Dale Gerding, MD: Promising C Difficile Treatments & Preventions

NOVEMBER 09, 2018
Krista Rossi
The landscape of treatment approaches and preventative practices for C difficile is widespread diverse. With new developments, such as vaccines and fecal transplants making strides, patients and physicians are gaining more options than ever before.

While at the 6th International C diff Awareness Conference and Health EXPO in Philadelphia, Pennsylvania, Dale Gerding, MD, research physician of infectious diseases at Edward Hines, Jr. Veterans Affairs Hospital, spoke with MD Magazine® about the newest and most promising treatment approaches and preventions for C difficile.

                                   

Interview transcript (modified slightly for readability):

MD Magazine®: What are the newest and most promising treatment approaches and preventions?

“That's a good question. It's hard to know what to say is most promising because there are immunologic approaches that are already there with monoclonal antibodies that actually provide additional prevention of recurrence.

Vaccines are in development. They may ultimately be the way that we provide long-term prevention, but, also very promising are things like microbiome replacement, or sometimes called fecal transplant technologies, which either can be derived directly from donor feces and either provided as a preparation that can be given by enema or by colonoscopy, or—and this is the direction all of this is going—either gliflozin frozen or put into capsules.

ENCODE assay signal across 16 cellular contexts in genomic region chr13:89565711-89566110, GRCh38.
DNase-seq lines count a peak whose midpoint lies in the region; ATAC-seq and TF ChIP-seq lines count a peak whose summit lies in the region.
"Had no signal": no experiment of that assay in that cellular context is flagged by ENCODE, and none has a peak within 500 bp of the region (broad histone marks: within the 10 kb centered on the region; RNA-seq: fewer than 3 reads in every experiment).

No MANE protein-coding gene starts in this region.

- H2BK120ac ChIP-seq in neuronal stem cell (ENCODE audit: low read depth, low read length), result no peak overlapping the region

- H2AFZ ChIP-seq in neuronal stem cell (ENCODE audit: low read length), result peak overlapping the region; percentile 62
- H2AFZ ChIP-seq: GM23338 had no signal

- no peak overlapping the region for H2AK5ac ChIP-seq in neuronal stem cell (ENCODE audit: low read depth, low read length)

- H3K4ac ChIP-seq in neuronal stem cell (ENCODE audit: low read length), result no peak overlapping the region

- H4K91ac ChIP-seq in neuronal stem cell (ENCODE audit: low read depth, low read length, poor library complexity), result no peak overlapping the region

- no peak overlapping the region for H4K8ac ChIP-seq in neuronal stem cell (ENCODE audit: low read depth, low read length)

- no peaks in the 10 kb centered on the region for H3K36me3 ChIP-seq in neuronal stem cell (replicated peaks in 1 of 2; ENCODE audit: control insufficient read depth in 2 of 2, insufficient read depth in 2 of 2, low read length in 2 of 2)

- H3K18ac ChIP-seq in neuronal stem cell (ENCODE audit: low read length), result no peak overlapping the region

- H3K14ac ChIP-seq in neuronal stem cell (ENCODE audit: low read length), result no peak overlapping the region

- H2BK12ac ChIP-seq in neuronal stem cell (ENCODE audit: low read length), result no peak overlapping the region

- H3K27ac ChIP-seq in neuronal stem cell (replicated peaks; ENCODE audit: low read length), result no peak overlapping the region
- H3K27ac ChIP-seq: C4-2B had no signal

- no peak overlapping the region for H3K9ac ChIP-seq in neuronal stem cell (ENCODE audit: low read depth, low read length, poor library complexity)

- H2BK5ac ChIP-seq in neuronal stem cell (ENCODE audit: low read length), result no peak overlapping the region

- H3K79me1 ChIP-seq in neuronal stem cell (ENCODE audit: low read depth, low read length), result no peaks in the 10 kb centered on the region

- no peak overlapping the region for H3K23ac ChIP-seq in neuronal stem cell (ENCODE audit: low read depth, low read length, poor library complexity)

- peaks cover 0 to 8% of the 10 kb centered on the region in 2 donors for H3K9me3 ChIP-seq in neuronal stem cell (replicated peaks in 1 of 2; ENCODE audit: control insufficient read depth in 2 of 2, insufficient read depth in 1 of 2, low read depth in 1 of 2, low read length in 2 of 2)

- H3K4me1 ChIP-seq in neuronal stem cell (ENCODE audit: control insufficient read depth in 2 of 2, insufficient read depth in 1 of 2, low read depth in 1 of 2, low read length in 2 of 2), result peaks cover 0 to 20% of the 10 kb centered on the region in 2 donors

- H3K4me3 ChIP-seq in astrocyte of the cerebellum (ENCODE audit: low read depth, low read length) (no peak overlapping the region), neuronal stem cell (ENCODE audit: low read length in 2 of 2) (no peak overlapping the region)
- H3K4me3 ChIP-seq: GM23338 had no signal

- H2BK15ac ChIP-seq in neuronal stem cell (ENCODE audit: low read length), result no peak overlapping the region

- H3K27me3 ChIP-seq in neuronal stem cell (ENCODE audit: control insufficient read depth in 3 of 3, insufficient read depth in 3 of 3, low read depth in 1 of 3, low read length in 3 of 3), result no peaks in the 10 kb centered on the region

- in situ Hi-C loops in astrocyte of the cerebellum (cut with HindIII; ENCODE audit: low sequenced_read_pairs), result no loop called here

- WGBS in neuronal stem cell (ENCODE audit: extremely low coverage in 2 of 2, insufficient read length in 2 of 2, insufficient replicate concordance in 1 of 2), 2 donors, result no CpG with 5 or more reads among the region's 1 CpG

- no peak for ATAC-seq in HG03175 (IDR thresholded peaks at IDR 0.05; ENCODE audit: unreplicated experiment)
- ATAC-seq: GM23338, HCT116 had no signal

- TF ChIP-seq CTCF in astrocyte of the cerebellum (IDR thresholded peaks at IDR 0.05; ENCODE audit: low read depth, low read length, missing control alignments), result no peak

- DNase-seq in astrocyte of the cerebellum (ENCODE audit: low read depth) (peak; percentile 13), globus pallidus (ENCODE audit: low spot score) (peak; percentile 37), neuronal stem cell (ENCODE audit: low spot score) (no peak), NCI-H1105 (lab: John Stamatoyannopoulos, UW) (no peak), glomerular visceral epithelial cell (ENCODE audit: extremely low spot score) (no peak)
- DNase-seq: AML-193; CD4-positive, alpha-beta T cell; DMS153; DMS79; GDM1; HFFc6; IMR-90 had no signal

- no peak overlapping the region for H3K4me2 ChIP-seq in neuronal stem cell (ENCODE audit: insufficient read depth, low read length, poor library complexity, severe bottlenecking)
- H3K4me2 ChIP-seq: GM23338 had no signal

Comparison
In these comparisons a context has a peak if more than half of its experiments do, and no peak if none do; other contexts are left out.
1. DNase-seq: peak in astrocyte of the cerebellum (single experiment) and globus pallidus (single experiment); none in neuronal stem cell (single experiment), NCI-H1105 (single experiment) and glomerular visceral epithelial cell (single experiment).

These capsule approaches are going to be much more practical and much more acceptable by patients [by] avoiding having to have anesthesia for a colonoscopy—for example—or even a bowel prep for colonoscopy, which for those who have had a colonoscopy know, the bowel prep is the worst part of the whole procedure.

Then, there are other approaches to prevention that look like they might be effective when antibiotics are administered to patients, and 1 of them is a beta lactamase that actually prevents this destruction of the microbiome by the drug in the gut. That can be used with beta-lactam antibiotics. There's also an activated charcoal preparation that is under investigation that will tie up the drug in the colon so that the microbiome is not affected.

In something called nontoxigenic C difficile, which I work on extensively, actually just replaces the pathogen in the toxigenic C difficile with a nontoxigenic strain that is harmless, and when that's present, it keeps out toxic strains of C difficile.”   
 

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